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From The


Dear 508 Veterans,
            Family Members,
                         or Friends of the 508th

Thoughts ...

I have noticed when I sit down to write these columns I find myself distracted by other duties, and I now know why—no matter how much I enjoy 508-related activities and friendships with members of the association, there is always a deep-seated feeling of sadness within me when I write about people and situations related to the war that took my uncle’s life.

 No matter how I try, I cannot shake this feeling.

 My grandparents were devastated by the loss of their oldest son, but I never had the nerve to ask either of them about Uncle Bill.  I have heard, though, from one of my aunts that her mother (my grandmother) never watched Bill’s movies of the war after he was killed in Belgium.

 And my father told me he dreamed about his brother, Bill, for 25 years after he was killed.  That really stopped me in my tracks.  I cannot imagine losing either of my brothers—it would devastate me. 

 When I attend 508 events, there’s part of me who’s deeply saddened Uncle Bill never got the chance to attend one.  He didn’t get the opportunity to marry, have children, have a career.  Nothing.  He spent most of the last six months of his life in the living hell known as combat.

 Despite the conditions during the Bulge and the trauma he witnessed, Uncle Bill tried to keep a positive attitude about combat and his mission, but losing most of his friends in Normandy and the stress and strain took its toll.

 In Uncle Bill’s last letter to my grandparents dated 19 January 1945 written from Chevron, Belgium, he tried to remain steadfast and upbeat, but he wasn’t really feeling that at all:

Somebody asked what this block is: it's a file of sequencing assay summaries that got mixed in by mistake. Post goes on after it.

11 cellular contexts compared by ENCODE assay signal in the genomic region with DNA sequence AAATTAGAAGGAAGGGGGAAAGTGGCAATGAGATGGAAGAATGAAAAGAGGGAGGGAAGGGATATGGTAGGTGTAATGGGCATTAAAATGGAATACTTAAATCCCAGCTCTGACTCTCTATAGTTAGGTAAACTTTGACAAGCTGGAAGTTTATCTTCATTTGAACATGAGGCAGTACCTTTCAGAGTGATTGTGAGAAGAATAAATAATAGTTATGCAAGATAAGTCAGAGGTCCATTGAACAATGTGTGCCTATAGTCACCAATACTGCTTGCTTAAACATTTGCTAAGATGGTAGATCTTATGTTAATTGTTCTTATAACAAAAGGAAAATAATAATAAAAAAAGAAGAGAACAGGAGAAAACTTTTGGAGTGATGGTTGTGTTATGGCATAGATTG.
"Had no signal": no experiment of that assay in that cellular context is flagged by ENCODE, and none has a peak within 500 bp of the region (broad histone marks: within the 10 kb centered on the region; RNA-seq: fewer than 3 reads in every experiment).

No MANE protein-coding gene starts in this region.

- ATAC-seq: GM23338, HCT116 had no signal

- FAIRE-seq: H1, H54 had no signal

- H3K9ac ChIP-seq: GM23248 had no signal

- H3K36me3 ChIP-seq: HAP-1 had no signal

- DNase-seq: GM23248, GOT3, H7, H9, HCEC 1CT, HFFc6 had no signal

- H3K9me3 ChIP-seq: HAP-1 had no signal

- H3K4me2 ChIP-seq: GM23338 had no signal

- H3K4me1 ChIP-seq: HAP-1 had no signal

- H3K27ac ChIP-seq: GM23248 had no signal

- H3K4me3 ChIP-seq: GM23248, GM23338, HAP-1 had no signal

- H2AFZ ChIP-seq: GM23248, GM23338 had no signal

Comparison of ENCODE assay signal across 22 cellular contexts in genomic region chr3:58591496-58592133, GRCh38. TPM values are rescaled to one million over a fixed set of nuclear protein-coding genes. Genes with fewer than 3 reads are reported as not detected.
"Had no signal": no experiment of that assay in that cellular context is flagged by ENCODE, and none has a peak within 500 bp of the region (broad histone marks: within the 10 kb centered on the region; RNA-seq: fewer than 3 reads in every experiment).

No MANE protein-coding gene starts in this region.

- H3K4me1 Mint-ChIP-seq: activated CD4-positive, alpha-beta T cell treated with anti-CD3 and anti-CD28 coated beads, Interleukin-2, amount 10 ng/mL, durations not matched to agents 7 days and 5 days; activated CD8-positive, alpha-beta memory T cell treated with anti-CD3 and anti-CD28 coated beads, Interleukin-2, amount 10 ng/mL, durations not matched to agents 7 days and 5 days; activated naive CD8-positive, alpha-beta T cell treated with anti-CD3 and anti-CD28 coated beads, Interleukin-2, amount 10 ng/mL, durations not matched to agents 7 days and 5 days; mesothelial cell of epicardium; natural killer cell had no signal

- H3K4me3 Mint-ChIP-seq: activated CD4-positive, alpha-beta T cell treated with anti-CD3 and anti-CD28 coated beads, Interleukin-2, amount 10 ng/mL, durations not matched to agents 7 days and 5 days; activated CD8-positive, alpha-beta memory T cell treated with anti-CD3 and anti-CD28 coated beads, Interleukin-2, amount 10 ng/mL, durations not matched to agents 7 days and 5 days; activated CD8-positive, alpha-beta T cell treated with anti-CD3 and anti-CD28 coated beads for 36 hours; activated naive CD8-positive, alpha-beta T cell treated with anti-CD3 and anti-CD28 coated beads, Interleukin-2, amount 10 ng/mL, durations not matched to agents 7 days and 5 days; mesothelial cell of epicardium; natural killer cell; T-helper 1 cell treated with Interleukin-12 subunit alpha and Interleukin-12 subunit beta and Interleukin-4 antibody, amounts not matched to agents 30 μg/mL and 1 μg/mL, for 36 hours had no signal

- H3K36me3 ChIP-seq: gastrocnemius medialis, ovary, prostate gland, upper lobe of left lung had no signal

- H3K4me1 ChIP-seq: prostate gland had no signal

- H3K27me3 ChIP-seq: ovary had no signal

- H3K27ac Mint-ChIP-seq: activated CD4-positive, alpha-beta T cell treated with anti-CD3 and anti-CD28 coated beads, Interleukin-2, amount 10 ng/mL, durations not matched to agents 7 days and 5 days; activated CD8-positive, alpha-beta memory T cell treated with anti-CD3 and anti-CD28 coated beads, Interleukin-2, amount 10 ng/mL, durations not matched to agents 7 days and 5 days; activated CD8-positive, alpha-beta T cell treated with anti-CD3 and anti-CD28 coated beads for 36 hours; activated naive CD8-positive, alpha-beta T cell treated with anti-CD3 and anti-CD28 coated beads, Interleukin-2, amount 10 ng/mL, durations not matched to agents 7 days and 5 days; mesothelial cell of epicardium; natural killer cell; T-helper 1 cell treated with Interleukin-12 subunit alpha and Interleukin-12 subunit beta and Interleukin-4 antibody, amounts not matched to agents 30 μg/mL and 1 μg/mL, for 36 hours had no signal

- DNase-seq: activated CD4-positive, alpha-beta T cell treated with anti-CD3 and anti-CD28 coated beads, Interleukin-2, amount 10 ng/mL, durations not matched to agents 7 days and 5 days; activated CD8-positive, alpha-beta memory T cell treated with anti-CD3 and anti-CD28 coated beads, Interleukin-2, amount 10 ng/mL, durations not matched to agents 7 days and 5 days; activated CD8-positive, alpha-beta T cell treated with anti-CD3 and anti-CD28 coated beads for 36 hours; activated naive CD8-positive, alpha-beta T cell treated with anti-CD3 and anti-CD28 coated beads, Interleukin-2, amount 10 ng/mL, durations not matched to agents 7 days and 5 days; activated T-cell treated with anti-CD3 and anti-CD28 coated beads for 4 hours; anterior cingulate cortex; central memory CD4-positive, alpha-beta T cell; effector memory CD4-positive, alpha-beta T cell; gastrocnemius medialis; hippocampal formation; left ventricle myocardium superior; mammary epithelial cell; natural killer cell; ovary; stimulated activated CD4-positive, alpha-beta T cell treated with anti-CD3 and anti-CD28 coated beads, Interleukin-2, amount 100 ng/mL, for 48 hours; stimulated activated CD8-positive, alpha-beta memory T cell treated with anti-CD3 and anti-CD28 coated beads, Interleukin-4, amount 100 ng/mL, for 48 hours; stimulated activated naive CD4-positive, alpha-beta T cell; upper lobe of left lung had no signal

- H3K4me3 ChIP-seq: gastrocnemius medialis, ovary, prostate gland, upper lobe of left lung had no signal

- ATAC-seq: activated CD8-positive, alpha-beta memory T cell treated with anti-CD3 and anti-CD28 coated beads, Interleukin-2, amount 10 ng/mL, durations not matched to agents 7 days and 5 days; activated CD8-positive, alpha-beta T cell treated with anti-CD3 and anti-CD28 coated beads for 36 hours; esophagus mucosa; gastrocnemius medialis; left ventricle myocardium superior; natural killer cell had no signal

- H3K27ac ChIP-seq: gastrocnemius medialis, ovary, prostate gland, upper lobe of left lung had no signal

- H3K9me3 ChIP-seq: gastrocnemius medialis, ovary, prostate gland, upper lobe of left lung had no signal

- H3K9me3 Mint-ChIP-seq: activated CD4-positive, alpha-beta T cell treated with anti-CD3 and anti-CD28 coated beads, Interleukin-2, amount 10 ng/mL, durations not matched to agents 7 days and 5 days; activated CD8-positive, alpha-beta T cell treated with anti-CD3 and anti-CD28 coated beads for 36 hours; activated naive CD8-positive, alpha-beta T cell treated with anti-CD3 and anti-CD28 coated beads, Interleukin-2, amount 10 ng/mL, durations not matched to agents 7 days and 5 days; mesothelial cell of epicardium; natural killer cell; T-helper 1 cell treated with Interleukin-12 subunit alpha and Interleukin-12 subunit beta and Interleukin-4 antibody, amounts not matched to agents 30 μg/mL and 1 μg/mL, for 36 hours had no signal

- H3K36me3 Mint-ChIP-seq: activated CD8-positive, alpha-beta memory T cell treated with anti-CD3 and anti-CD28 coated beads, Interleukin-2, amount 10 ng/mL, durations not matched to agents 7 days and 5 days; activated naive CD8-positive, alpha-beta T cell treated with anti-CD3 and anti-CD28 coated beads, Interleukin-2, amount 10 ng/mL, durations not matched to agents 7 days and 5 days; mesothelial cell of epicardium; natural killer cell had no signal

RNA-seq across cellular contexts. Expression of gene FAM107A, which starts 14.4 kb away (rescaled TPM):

Dear Folks;

I have received your letters and about everything I guess, but haven't had much time to write, but decided that if it was the last thing I did tonight I was going to drop you a line.  It is the last thing on the schedule.

Tonight it is snowing again and at times it was so bad that we almost had to stop our jeep because we could not see the roads.  The snow has piled to about 15 inches deep and in snowdrifts it comes to your waist.  The trees have been white and offer scenes that I had only seen in pictures heretofore.  The mountains here in the Ardennes are really beautifully covered.

We are living in a summer home on the side of a hill, overlooking several towns in the valley.  It hasn't been too hard on me, as we have managed to be under cover all the time and have had plenty of heat.  I have a nice fur hooded, down flying jacket that keeps a fellow warm in sub-zero weather.  My flying pants are lined with half-inch wool and with overshoes it has been rather comfortable the whole time….

I have tried so hard to write letters, but there is nothing much to write about except the war, and I don't like to write about that.  I have seen all I want to see of it.  I'd like to answer all the letters I get, but so far I can only muster enough time and mental energy to try and keep the family informed.  So, to cut a letter short I'll stop and hope to be able to write more later.  It is late and I'll have to get up at 0630 this AM.  Goodnight.



Of course, Bill wasn’t the only 508er who didn’t return home after the war. 

Capt. John Breen;  Lt. Hoyt Goodale;  Lt. Joseph Shankey;  Lt. William Scudder;  1st Sgt. Edward Wild;  Sgt. Guy Brown;  Cpl. Floyd Goodman;  Tech. 5th Grade Ellsworth Bartholemew;  Pfc. John Allbright;  Pfc. Lloyd Coffman;  Pfc. Eugene Gawlak;  Pfc. William Lamberson;  Pfc. William Muenster;  Pfc. Wilbur Price;  Pfc. Alton Webster;  Pvt. Harry Ackermann;  Pvt. Benjamin Holloway;  Jr.;  Pvt. Orville Lapham;  Pvt. George Moskalski;  Pvt. Charles Swan;  Pvt. William Williams;  Pvt. Thomas Zervos;  and 771 other Red Devils did not return home after the war either.

 Yes, it is sad the 508 PIR Association is retiring soon, but I think often of those who never got the chance to be a member of the group. 

 We must remember them.

 Bill C. Nation

Email: bnation@sw.rr.com


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